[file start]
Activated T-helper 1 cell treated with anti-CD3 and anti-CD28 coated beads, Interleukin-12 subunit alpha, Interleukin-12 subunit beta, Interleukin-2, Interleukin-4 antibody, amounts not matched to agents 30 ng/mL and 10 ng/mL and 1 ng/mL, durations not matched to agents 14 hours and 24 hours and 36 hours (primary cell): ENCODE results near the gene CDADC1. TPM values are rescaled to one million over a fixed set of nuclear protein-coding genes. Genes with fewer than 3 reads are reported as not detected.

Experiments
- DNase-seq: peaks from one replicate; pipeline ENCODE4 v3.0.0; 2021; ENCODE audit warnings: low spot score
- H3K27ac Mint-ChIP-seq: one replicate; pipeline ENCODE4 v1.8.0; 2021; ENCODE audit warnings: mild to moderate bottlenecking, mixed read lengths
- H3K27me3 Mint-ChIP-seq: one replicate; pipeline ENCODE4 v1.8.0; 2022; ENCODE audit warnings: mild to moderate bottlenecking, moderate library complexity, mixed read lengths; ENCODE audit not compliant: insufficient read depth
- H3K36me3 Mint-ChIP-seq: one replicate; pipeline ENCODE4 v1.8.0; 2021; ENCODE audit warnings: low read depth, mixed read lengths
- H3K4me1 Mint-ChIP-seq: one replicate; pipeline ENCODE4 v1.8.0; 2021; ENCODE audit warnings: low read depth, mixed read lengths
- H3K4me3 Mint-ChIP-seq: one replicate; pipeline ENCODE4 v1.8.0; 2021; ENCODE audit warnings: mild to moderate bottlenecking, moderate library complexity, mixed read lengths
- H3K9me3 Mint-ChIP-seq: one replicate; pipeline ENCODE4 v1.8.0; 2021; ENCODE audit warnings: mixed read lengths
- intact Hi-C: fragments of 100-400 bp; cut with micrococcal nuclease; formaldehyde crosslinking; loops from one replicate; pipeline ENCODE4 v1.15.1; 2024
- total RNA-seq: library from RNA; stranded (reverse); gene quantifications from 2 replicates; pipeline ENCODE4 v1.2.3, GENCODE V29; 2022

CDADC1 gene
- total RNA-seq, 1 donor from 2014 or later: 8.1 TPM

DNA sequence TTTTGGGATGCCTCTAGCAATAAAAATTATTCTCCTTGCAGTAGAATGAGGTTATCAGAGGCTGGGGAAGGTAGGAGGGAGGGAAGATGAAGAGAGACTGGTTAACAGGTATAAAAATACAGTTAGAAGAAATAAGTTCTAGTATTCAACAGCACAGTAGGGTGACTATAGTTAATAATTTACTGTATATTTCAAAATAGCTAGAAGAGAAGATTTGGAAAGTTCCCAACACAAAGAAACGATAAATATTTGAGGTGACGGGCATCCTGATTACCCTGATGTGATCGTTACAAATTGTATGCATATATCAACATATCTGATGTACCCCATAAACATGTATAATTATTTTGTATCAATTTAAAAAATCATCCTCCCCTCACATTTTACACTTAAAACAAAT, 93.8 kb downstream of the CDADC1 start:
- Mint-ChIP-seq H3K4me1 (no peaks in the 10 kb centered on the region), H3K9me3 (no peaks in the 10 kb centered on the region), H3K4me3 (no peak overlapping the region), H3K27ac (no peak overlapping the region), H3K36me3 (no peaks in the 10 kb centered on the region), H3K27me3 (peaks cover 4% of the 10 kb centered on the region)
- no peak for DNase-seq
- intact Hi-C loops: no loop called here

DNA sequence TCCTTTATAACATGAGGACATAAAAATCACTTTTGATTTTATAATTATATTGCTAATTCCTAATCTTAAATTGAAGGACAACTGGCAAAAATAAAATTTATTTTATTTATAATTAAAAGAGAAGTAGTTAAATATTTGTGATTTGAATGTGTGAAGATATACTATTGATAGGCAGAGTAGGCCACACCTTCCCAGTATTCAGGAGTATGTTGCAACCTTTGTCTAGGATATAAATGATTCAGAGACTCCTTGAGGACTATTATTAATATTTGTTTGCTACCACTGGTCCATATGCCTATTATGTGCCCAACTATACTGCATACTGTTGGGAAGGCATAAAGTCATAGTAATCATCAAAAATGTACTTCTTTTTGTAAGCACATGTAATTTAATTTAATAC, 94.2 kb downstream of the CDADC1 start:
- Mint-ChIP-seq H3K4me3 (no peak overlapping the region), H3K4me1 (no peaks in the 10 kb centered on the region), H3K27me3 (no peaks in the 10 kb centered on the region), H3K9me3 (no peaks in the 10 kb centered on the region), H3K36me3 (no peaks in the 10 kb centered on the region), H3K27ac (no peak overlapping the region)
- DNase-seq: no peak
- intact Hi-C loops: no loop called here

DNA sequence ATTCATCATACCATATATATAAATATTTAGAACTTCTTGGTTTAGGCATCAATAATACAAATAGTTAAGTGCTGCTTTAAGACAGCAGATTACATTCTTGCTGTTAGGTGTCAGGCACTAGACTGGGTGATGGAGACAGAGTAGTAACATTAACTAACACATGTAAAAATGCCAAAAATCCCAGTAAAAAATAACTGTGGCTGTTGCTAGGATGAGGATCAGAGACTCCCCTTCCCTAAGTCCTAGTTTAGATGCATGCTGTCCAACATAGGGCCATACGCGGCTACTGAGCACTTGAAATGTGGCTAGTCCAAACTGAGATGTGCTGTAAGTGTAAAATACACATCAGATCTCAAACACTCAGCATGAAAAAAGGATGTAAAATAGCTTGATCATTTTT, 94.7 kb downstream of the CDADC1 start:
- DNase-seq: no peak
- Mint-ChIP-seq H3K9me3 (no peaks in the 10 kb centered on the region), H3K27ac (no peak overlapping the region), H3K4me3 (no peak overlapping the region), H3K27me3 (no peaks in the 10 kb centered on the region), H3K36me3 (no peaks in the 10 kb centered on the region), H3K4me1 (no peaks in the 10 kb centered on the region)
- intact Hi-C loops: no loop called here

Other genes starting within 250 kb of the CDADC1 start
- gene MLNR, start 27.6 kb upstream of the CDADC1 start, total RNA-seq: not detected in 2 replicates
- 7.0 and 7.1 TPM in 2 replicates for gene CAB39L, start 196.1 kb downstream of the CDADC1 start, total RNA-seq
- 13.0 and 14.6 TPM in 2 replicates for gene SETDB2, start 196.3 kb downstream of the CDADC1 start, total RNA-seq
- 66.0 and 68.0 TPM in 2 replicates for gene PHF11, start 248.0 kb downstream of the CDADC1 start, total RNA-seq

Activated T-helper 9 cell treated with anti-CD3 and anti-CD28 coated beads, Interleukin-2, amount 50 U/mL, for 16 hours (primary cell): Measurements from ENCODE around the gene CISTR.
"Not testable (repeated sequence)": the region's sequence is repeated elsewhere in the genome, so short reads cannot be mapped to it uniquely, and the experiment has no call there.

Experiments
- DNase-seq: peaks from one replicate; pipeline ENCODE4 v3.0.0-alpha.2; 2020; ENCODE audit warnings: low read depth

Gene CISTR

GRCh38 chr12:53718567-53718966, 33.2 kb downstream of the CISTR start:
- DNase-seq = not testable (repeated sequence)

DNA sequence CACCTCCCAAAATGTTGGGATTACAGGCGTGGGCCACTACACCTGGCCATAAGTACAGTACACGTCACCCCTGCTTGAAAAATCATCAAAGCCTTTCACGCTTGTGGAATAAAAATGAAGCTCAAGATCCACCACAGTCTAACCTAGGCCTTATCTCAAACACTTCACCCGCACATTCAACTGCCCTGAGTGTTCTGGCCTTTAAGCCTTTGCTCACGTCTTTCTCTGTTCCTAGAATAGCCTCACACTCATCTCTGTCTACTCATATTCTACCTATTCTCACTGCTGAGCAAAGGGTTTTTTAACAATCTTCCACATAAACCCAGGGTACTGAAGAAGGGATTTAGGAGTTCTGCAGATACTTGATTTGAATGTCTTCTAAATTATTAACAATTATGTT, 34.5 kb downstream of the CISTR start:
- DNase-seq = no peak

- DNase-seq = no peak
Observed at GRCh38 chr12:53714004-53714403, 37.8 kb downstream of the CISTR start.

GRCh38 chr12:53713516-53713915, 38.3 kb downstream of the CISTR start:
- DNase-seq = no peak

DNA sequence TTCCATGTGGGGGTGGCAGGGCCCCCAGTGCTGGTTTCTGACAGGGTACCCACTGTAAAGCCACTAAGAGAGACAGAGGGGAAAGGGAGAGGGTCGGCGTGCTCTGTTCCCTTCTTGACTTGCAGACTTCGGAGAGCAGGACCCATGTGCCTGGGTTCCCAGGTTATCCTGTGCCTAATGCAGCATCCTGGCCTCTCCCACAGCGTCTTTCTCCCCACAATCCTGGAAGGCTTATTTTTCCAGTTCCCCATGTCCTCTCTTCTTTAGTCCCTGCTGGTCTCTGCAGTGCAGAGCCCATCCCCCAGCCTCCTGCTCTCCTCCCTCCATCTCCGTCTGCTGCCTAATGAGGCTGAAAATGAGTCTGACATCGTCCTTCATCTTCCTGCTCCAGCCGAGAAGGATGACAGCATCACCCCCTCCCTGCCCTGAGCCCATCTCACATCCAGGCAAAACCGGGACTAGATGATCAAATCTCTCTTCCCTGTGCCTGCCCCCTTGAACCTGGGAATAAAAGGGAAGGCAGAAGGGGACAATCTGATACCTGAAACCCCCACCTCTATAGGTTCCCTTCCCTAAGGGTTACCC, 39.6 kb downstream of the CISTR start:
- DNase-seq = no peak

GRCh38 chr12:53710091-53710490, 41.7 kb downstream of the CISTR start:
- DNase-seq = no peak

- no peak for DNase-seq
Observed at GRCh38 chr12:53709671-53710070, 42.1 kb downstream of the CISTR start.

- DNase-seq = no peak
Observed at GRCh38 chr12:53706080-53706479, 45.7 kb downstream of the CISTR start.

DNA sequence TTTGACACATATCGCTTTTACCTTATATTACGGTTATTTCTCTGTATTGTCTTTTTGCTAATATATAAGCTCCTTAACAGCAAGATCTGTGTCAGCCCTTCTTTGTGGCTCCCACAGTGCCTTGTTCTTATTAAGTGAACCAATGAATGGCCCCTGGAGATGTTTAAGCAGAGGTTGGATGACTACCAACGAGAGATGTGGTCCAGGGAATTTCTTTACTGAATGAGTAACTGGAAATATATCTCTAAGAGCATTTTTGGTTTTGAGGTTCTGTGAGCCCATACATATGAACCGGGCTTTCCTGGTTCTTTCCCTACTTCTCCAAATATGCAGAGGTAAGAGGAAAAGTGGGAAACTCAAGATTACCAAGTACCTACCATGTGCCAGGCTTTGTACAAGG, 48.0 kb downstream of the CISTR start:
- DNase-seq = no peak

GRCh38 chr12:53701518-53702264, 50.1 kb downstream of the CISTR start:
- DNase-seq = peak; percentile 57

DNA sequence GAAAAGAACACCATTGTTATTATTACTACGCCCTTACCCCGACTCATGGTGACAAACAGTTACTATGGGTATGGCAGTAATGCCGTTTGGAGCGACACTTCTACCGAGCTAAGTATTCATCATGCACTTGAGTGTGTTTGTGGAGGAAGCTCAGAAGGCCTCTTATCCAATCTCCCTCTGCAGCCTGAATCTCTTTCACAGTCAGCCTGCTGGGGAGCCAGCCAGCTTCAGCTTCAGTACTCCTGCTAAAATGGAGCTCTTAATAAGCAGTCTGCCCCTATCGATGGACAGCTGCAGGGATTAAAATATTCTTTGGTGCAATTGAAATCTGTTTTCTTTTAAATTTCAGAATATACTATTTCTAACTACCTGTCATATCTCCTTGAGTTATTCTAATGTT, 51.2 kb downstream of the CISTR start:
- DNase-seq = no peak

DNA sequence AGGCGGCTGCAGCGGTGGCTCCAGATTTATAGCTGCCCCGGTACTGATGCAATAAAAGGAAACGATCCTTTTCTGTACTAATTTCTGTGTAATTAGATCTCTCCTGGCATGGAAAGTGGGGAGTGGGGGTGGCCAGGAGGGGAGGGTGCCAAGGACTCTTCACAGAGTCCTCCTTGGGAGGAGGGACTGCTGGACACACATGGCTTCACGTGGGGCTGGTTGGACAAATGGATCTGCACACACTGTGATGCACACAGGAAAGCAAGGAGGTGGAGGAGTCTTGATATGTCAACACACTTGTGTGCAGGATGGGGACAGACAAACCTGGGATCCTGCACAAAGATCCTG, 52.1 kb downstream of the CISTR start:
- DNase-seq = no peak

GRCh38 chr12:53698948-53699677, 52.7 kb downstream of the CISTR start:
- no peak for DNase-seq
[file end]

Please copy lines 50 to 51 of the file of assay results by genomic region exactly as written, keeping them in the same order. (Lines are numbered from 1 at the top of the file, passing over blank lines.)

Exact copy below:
- DNase-seq = no peak
Observed at GRCh38 chr12:53706080-53706479, 45.7 kb downstream of the CISTR start.